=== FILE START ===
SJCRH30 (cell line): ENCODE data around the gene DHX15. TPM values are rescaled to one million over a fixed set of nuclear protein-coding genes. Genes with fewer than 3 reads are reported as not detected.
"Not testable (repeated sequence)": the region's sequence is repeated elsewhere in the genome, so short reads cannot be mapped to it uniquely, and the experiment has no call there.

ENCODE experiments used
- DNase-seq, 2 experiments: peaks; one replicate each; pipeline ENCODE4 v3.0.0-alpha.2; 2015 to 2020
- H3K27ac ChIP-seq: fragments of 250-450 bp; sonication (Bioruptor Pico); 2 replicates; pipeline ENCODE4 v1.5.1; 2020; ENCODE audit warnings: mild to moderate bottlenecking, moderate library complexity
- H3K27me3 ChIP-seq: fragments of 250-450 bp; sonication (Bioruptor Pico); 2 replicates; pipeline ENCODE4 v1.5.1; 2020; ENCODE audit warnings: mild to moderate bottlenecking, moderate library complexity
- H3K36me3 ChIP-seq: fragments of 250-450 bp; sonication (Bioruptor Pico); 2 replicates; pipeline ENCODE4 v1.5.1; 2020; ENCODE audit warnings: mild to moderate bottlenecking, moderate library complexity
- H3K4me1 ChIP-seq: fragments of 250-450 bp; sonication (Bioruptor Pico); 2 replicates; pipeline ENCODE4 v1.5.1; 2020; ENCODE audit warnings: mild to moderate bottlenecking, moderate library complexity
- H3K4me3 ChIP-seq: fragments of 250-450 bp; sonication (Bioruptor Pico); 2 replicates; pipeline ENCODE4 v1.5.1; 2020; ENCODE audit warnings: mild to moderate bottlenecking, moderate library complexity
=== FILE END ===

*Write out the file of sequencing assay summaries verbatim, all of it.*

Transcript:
SJCRH30 (cell line): ENCODE data around the gene DHX15. TPM values are rescaled to one million over a fixed set of nuclear protein-coding genes. Genes with fewer than 3 reads are reported as not detected.
"Not testable (repeated sequence)": the region's sequence is repeated elsewhere in the genome, so short reads cannot be mapped to it uniquely, and the experiment has no call there.

ENCODE experiments used
- DNase-seq, 2 experiments: peaks; one replicate each; pipeline ENCODE4 v3.0.0-alpha.2; 2015 to 2020
- H3K27ac ChIP-seq: fragments of 250-450 bp; sonication (Bioruptor Pico); 2 replicates; pipeline ENCODE4 v1.5.1; 2020; ENCODE audit warnings: mild to moderate bottlenecking, moderate library complexity
- H3K27me3 ChIP-seq: fragments of 250-450 bp; sonication (Bioruptor Pico); 2 replicates; pipeline ENCODE4 v1.5.1; 2020; ENCODE audit warnings: mild to moderate bottlenecking, moderate library complexity
- H3K36me3 ChIP-seq: fragments of 250-450 bp; sonication (Bioruptor Pico); 2 replicates; pipeline ENCODE4 v1.5.1; 2020; ENCODE audit warnings: mild to moderate bottlenecking, moderate library complexity
- H3K4me1 ChIP-seq: fragments of 250-450 bp; sonication (Bioruptor Pico); 2 replicates; pipeline ENCODE4 v1.5.1; 2020; ENCODE audit warnings: mild to moderate bottlenecking, moderate library complexity
- H3K4me3 ChIP-seq: fragments of 250-450 bp; sonication (Bioruptor Pico); 2 replicates; pipeline ENCODE4 v1.5.1; 2020; ENCODE audit warnings: mild to moderate bottlenecking, moderate library complexity